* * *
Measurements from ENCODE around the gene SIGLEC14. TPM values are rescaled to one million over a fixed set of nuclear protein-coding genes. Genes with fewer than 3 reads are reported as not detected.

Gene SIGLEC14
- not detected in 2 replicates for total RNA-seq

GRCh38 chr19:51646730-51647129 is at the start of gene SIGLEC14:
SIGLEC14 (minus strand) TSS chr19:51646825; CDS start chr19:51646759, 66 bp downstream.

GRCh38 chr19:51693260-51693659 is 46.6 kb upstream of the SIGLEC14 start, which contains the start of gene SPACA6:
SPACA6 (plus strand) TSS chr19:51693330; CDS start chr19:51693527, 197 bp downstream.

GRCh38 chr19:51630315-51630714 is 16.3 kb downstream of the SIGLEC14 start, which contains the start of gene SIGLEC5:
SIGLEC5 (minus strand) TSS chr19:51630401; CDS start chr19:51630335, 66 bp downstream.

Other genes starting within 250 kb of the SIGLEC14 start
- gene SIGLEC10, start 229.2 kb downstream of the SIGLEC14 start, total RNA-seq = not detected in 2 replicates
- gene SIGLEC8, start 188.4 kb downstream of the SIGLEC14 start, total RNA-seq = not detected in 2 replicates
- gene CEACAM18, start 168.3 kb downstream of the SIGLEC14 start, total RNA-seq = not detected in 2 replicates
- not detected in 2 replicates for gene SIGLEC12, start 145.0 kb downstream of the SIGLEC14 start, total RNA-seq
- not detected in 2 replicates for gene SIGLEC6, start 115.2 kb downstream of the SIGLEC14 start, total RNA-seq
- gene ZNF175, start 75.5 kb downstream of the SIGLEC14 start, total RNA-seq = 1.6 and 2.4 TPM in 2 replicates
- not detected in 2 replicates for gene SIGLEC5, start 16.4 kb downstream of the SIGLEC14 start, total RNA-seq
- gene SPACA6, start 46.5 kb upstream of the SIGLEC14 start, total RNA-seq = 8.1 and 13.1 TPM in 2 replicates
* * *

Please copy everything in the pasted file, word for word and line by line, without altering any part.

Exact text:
Measurements from ENCODE around the gene SIGLEC14. TPM values are rescaled to one million over a fixed set of nuclear protein-coding genes. Genes with fewer than 3 reads are reported as not detected.

Gene SIGLEC14
- not detected in 2 replicates for total RNA-seq

GRCh38 chr19:51646730-51647129 is at the start of gene SIGLEC14:
SIGLEC14 (minus strand) TSS chr19:51646825; CDS start chr19:51646759, 66 bp downstream.

GRCh38 chr19:51693260-51693659 is 46.6 kb upstream of the SIGLEC14 start, which contains the start of gene SPACA6:
SPACA6 (plus strand) TSS chr19:51693330; CDS start chr19:51693527, 197 bp downstream.

GRCh38 chr19:51630315-51630714 is 16.3 kb downstream of the SIGLEC14 start, which contains the start of gene SIGLEC5:
SIGLEC5 (minus strand) TSS chr19:51630401; CDS start chr19:51630335, 66 bp downstream.

Other genes starting within 250 kb of the SIGLEC14 start
- gene SIGLEC10, start 229.2 kb downstream of the SIGLEC14 start, total RNA-seq = not detected in 2 replicates
- gene SIGLEC8, start 188.4 kb downstream of the SIGLEC14 start, total RNA-seq = not detected in 2 replicates
- gene CEACAM18, start 168.3 kb downstream of the SIGLEC14 start, total RNA-seq = not detected in 2 replicates
- not detected in 2 replicates for gene SIGLEC12, start 145.0 kb downstream of the SIGLEC14 start, total RNA-seq
- not detected in 2 replicates for gene SIGLEC6, start 115.2 kb downstream of the SIGLEC14 start, total RNA-seq
- gene ZNF175, start 75.5 kb downstream of the SIGLEC14 start, total RNA-seq = 1.6 and 2.4 TPM in 2 replicates
- not detected in 2 replicates for gene SIGLEC5, start 16.4 kb downstream of the SIGLEC14 start, total RNA-seq
- gene SPACA6, start 46.5 kb upstream of the SIGLEC14 start, total RNA-seq = 8.1 and 13.1 TPM in 2 replicates